For Immediate Release, May 5, 2021
Tamara Strobel, Center for Biological Diversity, (202) 731-4323, email@example.com
Delaware Urged to Ban Commercial Trapping of Wild Turtles
Unlimited Numbers of Snapping Turtles Can Currently Be Caught, Sold
DOVER, Del.— The Center for Biological Diversity and Delaware Riverkeeper Network petitioned the Delaware Department of Natural Resources and Environmental Control today to end commercial collection of the state’s common snapping turtles. Under current state law, turtle trappers can legally collect unlimited numbers of common snapping turtles to sell domestically or export for food and medicinal markets.
“The commercial harvest of turtles is always unsustainable and bad for our rivers,” said Tamara Strobel, a staff scientist at the Center. “It’s time for Delaware to step up and add its name to the growing list of states that have banned commercial turtle trapping, which threatens the very existence of our beloved turtles.”
Nearly 17,000 wild common snapping turtles were known to be trapped in Delaware between 1998 and 2019, according to reports submitted by holders of snapping turtle harvest permits. Reporting snapping turtle catch in Delaware is voluntary and almost certainly drastically underestimates the real numbers of collected turtles.
“Turtles are an important part of our waterways and they already face enough threats,” said Maya van Rossum, Delaware Riverkeeper. “Banning commercial trapping in Delaware would remove a huge threat and would be a step in the right direction for the survival of our turtle populations.”
Scientists have repeatedly documented that freshwater turtles can’t sustain any significant level of wild collection without population declines. In response to a multiyear study, neighboring Virginia sharply restricted commercial trapping of common snapping turtles in 2019. Based on similar research and petitions from the Center and other groups, many additional states have also imposed restrictions or completely banned commercial trapping of turtles.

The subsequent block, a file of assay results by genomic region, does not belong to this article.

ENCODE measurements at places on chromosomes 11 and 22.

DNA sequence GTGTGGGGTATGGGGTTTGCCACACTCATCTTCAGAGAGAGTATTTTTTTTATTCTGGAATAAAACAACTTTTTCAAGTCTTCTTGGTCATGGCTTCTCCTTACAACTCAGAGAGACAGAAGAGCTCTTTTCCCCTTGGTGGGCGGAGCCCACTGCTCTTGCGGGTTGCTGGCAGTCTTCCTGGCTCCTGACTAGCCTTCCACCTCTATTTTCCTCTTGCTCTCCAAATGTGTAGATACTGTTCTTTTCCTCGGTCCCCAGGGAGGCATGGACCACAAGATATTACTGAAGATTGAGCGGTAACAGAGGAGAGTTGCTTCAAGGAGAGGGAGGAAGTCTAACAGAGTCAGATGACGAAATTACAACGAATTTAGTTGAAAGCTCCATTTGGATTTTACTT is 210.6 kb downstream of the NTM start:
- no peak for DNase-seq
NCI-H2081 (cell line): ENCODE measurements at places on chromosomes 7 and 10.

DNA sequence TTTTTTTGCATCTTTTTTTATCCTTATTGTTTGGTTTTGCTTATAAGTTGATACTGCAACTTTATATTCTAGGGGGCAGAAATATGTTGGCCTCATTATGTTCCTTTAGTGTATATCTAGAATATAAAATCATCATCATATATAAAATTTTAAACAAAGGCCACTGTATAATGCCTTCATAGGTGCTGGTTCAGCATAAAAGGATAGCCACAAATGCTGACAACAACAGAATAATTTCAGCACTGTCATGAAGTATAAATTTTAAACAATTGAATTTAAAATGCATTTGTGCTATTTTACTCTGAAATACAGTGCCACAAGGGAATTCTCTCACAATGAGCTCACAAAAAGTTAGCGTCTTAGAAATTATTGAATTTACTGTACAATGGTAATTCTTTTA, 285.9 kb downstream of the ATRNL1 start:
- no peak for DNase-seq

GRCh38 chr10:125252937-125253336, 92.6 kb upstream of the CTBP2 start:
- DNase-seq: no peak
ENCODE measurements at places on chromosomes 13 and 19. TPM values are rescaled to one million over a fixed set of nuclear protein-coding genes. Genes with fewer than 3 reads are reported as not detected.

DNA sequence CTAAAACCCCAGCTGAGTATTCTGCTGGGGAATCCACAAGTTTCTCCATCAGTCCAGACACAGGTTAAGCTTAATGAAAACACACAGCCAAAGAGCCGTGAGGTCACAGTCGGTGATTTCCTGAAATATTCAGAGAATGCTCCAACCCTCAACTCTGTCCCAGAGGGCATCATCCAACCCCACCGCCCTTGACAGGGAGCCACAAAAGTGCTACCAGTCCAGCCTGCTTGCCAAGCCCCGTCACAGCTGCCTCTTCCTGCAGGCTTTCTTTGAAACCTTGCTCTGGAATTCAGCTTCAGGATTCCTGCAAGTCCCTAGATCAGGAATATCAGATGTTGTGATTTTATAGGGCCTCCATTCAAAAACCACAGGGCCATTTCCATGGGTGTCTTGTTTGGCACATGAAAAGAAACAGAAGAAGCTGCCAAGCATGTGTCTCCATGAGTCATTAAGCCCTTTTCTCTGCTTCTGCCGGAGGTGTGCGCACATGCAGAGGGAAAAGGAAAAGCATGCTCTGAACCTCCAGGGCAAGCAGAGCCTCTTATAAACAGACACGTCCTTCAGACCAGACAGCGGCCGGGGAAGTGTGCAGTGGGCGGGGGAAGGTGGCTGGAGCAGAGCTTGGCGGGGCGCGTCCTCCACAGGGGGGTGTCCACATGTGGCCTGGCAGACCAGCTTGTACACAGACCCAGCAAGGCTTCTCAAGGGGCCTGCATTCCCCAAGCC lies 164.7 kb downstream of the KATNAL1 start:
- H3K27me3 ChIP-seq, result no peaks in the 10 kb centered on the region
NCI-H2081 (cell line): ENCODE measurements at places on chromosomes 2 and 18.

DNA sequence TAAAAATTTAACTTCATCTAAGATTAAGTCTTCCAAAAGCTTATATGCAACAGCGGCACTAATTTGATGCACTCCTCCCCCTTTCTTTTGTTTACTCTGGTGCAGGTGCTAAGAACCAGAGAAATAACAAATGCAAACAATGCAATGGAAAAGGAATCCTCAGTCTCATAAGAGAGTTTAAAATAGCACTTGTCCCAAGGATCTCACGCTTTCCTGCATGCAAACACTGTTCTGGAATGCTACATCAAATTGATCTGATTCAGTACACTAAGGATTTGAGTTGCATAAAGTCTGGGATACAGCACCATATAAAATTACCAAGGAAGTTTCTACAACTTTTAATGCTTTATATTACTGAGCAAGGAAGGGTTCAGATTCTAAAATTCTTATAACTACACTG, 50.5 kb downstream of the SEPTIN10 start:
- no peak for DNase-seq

Millions of turtles classified as wild caught are exported from the United States every year to supply food and medicinal markets in Asia, where native turtle populations have already been depleted by soaring consumption. Because turtles accumulate toxins from prey and burrow in contaminated sediment, turtle meat is often laced with mercury, PCBs and pesticides, posing a health risk. Adult turtles are also taken from the wild for the international pet trade.
As part of a campaign to protect turtles in the United States, the Center has petitioned states that allow unrestricted commercial turtle collection to improve their regulations.
Last year South Carolina ended commercial trapping of its wild freshwater turtles. In 2017 New York halted all commercial terrapin turtle harvesting and Iowa adopted new regulations setting closed seasons and possession limits for commercial trappers. In 2012 Georgia approved state rules regulating the commercial collection of turtles, and Alabama completely banned commercial collection. And in 2009 Florida responded by banning almost all commercial collection of freshwater turtles from public and private waters.
The Center for Biological Diversity is a national, nonprofit conservation organization with more than 1.7 million members and online activists dedicated to the protection of endangered species and wild places.